3. Clark said

    ” Life after death certainly dispels the fear of death,”

    I’m not sure that’s true. It might, if anything, increase it. It certainly changes how we think about it though.

  4. Clark, I find your comment very interesting…
    I was thinking about the argument that if there is “life after death”, there is no death in the traditional sense at all, so one can’t be afraid by the idea of “ceasing to exist”.
    I understand that you are saying that even with this changed belief there might be now some other things to be afraid of. Is that right? Can you explain more (maybe by example)?

  5. When I was young, I was ambivalent about death, with only a certain fear of the moments surrounding it (pain and all of that). In fact, I had a premonition that I would die before I was 20, and in fact I survived a significant vehicular accident 11 days before my 20th birthday.

    When I got older and had a family, I began to dread death because of the pain it would inevitably bring my family. I used to be a military pilot and have lost quite a few friends in accidents and other means, so the reality of death was great.

    Lately I have found comfort in the idea that there is life after death. The concept that I have come to accept as most likely is described in the book listed at our website. Suffice to say that it brings an intuitively and theoretically valid reality to a spiritual component of life. It resonates with a part of me and gives me confidence that there is more than this one life.

    Jim

  6. Aujan said

    We’re all human and therefore we all have fears. Some of us fear death, others fear being alone, and others fear social situations. If you can think of it, there’s someone somewhere that’s afraid of it. But fear is a normal part of life! There are times, though, when fear can hinder us and stop us from enjoying life and experiencing new joys. When your fear starts to limit what you do in life, you need to conquer that fear. I get more inspirational tips lately from http://www.bestsum.com

    Very nice post! :-)

  7. matthew said

    hey my name is Matthew I am 18 years old and the fear of death has hit me like a rock. I feel the more you know the more you worry. I really want to believe in religion, so sorry if I offend anyone but I feel it is very unbelievable. our thoughts are only a system of the brain. When people think its a chemical reaction that occurs in our brains. i have panic attacks some times at night i don’t know what to believe

  8. Richard said

    I to have this new undying fear of death. I have literally thought of it for the last 4 days straight, with highs and lows of depression in tow. I guess the only thing that there is to take solace in is that when we die, we don’t know it because the chemical processes that make up our self awareness and cognition stop. There for our “self” ceases to exist. I would compare this to the fact that most people cannot remember their first years, not due to death of course, but due to the lack of development (i.e. we have yet to project this concept of our “self”). So how can you fear that which you will not know?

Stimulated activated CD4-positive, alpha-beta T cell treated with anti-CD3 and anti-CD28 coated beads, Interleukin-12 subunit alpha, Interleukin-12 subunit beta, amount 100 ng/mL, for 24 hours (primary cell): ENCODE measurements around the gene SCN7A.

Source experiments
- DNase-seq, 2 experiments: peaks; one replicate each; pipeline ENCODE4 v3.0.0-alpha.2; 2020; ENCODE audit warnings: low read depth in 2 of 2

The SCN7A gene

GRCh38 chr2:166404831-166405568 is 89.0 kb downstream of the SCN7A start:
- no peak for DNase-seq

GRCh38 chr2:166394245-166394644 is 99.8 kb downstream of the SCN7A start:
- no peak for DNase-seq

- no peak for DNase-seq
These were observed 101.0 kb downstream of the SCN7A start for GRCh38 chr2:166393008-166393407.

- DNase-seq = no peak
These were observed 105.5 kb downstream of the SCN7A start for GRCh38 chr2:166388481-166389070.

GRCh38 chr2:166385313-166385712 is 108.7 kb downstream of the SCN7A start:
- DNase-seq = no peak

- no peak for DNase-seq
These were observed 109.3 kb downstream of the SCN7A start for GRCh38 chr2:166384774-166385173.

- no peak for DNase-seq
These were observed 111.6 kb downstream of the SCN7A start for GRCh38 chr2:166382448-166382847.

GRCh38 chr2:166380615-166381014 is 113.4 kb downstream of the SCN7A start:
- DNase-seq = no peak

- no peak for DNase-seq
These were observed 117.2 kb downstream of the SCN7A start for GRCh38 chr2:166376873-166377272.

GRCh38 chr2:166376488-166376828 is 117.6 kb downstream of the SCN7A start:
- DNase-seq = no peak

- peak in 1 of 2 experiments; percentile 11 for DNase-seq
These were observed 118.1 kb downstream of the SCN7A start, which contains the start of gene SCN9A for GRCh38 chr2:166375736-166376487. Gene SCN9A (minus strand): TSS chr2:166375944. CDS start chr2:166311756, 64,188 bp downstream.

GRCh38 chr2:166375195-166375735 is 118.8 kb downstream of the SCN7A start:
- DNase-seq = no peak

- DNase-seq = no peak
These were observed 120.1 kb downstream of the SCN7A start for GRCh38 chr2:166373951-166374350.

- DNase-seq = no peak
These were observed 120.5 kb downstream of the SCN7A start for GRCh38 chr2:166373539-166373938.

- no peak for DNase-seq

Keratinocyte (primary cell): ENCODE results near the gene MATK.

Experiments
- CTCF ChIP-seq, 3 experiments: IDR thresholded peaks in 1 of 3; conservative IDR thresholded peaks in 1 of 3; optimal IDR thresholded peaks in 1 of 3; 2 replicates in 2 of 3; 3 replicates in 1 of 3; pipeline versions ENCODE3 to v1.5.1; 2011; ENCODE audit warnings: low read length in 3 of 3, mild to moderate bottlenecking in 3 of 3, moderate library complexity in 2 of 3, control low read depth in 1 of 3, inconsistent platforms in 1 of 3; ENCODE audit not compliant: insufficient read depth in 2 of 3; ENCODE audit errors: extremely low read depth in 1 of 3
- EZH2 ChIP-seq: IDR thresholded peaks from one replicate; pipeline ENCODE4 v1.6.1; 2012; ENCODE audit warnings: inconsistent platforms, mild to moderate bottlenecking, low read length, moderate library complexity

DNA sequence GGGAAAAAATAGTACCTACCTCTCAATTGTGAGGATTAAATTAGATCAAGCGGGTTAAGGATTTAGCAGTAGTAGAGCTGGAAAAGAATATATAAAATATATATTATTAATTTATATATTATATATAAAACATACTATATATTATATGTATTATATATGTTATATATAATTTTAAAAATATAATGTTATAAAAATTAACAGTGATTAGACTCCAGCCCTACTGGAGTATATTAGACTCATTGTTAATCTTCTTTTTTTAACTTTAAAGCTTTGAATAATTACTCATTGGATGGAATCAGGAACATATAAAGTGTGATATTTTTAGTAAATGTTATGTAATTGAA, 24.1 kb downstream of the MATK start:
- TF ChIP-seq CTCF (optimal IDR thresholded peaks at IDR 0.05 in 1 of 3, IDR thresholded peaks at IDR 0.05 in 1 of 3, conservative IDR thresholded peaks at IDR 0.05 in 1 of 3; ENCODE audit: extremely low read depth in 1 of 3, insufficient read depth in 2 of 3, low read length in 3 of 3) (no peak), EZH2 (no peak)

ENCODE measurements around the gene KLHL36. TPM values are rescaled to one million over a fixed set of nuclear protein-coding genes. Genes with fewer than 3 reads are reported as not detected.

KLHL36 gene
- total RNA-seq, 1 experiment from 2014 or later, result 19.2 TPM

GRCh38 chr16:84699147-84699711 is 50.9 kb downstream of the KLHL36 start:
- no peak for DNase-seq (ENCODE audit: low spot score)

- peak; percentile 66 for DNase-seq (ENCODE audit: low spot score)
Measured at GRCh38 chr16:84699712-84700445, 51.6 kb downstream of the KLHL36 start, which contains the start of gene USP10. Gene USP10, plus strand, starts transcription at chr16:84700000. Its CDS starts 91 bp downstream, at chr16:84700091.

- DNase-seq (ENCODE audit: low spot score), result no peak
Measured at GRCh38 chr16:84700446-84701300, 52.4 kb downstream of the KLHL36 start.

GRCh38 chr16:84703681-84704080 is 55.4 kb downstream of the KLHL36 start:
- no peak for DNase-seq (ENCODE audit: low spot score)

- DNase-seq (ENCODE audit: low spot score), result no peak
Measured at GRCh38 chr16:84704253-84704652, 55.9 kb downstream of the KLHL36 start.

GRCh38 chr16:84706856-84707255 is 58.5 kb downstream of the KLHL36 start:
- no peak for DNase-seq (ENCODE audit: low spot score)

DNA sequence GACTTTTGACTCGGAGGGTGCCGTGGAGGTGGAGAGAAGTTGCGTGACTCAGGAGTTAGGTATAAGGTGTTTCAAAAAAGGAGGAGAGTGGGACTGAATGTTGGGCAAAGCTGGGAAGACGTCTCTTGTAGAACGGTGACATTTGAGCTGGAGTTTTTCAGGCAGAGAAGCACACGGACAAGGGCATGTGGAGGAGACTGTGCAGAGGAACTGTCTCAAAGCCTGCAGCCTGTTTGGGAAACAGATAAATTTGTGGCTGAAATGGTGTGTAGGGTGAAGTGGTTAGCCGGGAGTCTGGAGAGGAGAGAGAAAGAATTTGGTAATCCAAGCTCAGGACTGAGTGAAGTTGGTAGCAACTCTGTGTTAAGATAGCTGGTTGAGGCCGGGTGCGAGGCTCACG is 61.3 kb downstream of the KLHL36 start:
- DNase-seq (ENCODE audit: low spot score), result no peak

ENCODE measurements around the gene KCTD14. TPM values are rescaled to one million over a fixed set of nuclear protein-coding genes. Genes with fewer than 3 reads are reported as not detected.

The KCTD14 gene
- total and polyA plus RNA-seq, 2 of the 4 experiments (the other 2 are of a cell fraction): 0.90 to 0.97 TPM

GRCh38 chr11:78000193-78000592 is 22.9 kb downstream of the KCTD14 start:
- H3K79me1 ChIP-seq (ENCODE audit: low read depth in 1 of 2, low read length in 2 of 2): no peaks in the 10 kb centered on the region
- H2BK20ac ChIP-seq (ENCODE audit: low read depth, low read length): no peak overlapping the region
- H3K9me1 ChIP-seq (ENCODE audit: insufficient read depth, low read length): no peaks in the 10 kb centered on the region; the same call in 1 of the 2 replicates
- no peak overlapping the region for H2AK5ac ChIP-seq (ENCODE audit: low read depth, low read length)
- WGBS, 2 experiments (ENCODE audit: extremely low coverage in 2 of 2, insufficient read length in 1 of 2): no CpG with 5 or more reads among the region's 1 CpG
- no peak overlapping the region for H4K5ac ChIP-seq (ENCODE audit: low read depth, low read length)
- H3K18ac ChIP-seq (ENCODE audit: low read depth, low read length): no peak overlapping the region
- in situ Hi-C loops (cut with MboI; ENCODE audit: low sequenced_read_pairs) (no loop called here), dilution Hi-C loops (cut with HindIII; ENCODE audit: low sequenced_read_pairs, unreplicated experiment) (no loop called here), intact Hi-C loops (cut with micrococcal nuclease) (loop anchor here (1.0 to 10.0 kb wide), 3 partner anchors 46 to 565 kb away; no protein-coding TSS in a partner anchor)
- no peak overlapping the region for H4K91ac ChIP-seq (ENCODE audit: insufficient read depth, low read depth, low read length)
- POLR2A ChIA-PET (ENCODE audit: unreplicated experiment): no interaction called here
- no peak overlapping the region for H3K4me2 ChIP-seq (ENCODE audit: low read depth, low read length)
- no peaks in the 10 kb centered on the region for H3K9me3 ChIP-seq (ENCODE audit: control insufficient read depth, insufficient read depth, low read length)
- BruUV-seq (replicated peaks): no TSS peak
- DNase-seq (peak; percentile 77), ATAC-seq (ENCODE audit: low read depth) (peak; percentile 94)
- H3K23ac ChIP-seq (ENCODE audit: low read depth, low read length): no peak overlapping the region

9. Brian Aikey said

    Hey everyone, I’d like to mention my surprise at this (just humorous note I’m on my iPod xP). And to be honest I’m surprised how many people have this problem too. I always thought I was a minor case due to my ADHD and stress problems, but now I believe it IS a problem if so many others have it too. I find it ironic we all/most have the same scenario; in the morning were fine, at night we have panic attacks :(. Sucks for me is that I’m 17 and been having this problem for 3 years now. My big issue is fear of the sun supernovaing for the most part Xo but even then there’s other issues. I always planned on getting hypno therapy and such to fix this (whacky idea but only one I got) but the wait is killing me and yes I dread using that phrase as well. Well that’s all for now, and hi to any readers :D

  10. Adam said

    I have been struck with an intense, overwhelming fear of death and ceasing to exist forever, for eternity – – –

    For most of my adult life. I experience an intense existential angst that goes right down into the pit of my stomach and deep into my bones. I have never been able to shake it, and it shadows all experiences in my waking life, even happy moments. But I have come to an awakening that, I will never know what happens at death with total certainty. So I can either cry about it, or laugh about it, both reactions are equal. So I might as well laugh about it. People never seem to think about this, but to me it seems to be obvious, we should all care about where we are going. People are so blissfully ignorant, like people on a train that have no idea where the train is going. But to liberate yourself from Ego and treat everyone with love and respect, because worldly possessions are irrelevant compared to treating each other with love and belonging. Love yourself and Love Everyone! Nothing Matters!!